I have friends. You have friends. We all have friends. Some friends remain friends while others become family. Life happens to some and takes them to extremes of the world, leaving you with Facebook and WhatsApp to keep in touch, that’s if you use these at all. Time and space comes between you. Age happens. Some friendships fade and you never get to see those people again, only remembering their names as a shadow that vanishes when the sun goes down. Other friendships blossom into strong bonds that last a lifetime. What does a lifetime even mean?
Why can’t we remember all our friends forever and be in touch with them always? It is impossible. But I have a family of friends. Maybe you too, have those friends you call family. And these friends do things for you that take your breath away. That sounds cliché I know. My friends did something that left me speechless, something they didn’t need to do.
Last Friday started the way most of my days usually start, with Tiara banging my head and piercing my eardrums with her sharp ring which vibrates at the side of my bed, me opening my eyes and telling her to shut up. I did not wanting to get out of bed but I threw the sheets and blankets off, put my legs off the bed, got on the floor and did my push ups. Then I took a warm bath, got dressed in my navy blue khaki and my favourite checked shirt, walked to the roadside to catch the taxis to town, and rode the elevator to the third floor of Rwenzori House. I said “hi” to two ladies I always greet because they both have glowing smiles; Idah and Sarah, checking in at the door through the biometric reader, pulled my seat and dropped my butt on the chair and got ready for the work day to kick off with a bang.
That was it. Nothing unusual and it was set to be yet another Friday like any other. Except for one thing. My workmate Joel, my homie, a guy I have known for about 18 months now, walks to the corner at which I sit, standing to my left in a grey shirt and brown trousers, well pressed by the way, his shoes shining like he won tins upon tins of Kiwi. He greets me, weighs his thoughts and asks in a rather uneasy way, as if he was a newly trained detective taking on his first assignment, what my work schedule was like that day.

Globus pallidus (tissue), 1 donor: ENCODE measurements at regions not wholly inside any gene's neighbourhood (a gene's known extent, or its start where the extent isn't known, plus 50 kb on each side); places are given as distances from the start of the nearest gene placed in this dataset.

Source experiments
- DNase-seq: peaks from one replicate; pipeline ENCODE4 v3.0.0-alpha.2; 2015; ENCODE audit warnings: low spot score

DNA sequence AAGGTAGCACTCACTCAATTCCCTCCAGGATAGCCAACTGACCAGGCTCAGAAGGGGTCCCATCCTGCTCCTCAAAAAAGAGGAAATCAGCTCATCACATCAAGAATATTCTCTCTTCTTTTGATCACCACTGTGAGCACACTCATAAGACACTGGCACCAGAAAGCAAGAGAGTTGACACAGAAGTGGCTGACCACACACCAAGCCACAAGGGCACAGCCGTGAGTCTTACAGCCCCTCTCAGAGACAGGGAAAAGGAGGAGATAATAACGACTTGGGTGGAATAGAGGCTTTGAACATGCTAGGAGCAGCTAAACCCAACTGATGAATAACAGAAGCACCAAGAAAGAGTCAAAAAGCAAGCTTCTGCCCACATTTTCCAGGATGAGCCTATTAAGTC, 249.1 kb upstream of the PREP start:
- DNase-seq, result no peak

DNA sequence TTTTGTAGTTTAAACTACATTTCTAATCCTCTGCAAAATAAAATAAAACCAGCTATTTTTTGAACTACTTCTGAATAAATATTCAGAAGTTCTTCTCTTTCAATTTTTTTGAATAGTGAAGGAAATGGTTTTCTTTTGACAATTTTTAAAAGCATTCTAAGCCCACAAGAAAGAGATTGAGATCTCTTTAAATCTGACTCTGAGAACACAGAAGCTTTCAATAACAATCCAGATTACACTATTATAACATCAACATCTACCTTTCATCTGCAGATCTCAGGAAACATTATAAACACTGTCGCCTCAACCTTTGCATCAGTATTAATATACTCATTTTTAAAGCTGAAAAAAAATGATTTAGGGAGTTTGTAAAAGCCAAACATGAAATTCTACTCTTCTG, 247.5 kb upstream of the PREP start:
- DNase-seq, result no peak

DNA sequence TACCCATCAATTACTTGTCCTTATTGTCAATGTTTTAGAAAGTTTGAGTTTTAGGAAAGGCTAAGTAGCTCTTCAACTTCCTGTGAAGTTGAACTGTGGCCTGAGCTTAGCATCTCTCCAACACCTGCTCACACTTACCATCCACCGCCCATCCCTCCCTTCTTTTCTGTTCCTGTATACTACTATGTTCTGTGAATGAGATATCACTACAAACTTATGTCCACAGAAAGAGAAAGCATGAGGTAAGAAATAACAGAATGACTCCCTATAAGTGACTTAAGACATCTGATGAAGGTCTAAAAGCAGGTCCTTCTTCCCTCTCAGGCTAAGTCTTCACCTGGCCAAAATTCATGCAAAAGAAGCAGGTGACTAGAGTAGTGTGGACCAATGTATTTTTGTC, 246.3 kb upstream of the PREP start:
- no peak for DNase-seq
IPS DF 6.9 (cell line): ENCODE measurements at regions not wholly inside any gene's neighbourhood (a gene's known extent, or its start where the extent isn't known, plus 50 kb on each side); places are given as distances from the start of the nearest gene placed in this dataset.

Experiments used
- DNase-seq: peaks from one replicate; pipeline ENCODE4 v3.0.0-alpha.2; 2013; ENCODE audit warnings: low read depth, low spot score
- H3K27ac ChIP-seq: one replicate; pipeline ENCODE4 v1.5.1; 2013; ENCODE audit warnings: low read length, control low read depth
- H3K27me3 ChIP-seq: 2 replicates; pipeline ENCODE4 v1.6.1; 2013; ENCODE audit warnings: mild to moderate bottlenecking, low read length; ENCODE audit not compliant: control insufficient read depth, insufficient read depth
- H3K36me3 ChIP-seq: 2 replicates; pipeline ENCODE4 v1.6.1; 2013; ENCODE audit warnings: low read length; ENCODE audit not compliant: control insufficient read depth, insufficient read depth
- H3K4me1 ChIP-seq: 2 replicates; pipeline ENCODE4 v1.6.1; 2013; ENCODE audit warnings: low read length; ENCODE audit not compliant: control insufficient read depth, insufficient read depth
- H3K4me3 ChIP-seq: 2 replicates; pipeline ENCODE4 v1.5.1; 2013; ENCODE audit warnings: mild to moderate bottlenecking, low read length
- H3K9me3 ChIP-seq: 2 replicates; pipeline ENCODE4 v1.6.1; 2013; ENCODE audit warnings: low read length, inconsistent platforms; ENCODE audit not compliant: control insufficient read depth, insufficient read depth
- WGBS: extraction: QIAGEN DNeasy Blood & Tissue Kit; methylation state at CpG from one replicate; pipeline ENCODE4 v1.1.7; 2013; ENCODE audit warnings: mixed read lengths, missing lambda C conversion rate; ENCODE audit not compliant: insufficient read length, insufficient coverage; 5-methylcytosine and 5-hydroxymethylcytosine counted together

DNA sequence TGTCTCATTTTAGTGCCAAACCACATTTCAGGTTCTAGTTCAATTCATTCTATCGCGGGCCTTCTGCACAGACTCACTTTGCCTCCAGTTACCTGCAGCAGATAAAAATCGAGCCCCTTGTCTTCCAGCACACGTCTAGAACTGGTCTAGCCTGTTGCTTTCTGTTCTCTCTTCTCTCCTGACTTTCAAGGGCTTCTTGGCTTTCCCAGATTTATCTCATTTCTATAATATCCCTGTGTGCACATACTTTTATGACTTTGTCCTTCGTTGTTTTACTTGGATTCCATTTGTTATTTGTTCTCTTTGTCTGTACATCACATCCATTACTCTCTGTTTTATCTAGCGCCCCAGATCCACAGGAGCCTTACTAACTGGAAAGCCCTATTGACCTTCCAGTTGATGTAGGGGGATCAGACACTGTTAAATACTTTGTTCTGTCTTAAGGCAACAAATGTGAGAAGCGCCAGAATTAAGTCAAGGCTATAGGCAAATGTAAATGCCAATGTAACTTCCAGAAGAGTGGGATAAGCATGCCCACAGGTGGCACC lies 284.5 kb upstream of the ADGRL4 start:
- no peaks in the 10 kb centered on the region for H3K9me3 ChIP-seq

I told him what it was, how my day was going to go, what the plan was and I blushed. And I asked him why he wanted to know. He said, with the shyness of a kid who had just stolen sugar and wiped their lips clean, “Nothing really. I just wanted to know.”
“You just wanted to know?” I thought to myself. I didn’t read much into it. And he wished me a good day, walked to his desk with a hidden smile and I didn’t smell a thing. Nothing!
It was morning and I needed to get work done. So work it was and I dived into with the strength of a swimmer.
I had a 5:00pm deadline for a story that failed to patch itself through. I struggled with it the previous evening, reread it and thought, “This won’t cut it.” I saved it, during my lunch break, moved to one of the meeting rooms with a thick vanished table made of mahogany at the center with four seats keeping it company. I plugged in my white earphones, the ones I bought from a shop along Kampala road between two phone shops selling Techno phones. I reread the story. It felt dry, with no legs and arms. It read like a skeleton just staring back at me. So I started on a new story. It was my only window, this lunch break, to write something uninterrupted. And just when I had made two sentences, I hear a push at the door and a crowd walks in, singing happy birthday to me, carrying a neatly baked round cake with candles lit and shining, cherries all around it, with a belated birthday message running across it. The cake had two of my names. They left out Jacob. But why? It was the fifth day after my 28th birthday.
This was my YALI family. The Alumni Chapter of Uganda, a group of diversely talented people who came up to my office to wish me a lovely birthday. It was breath-taking, a shock of sorts, humbling and really one of those moments that leave a mark at the tip of your heart, an unforgettable moment. I couldn’t speak for a while because those are moments to savor. You never have words at such moments. Maybe that’s why women become speechless when their men go on one knee and propose marriage (I’ve watched this in movies). That speechlessness can’t be explained.
And of course, Joel was there, the insider whom I work with. He is also part of the YALI family, the guy who coordinated the moves from within to make sure I wasn’t out of the building the moment the team hit me with cake and blessings. This guy!
I think it was Moses, my friend with the heart of a dove, who orchestrated the whole thing. I wish I could namedrop everyone who made my day last Friday. I say thank you to all of you. You all made me want to become a better friend, a thoughtful friend, caring and understanding. I hope I become that friend who will leave people with memories that will inspire them for a lifetime. I am blessed to have friends like you.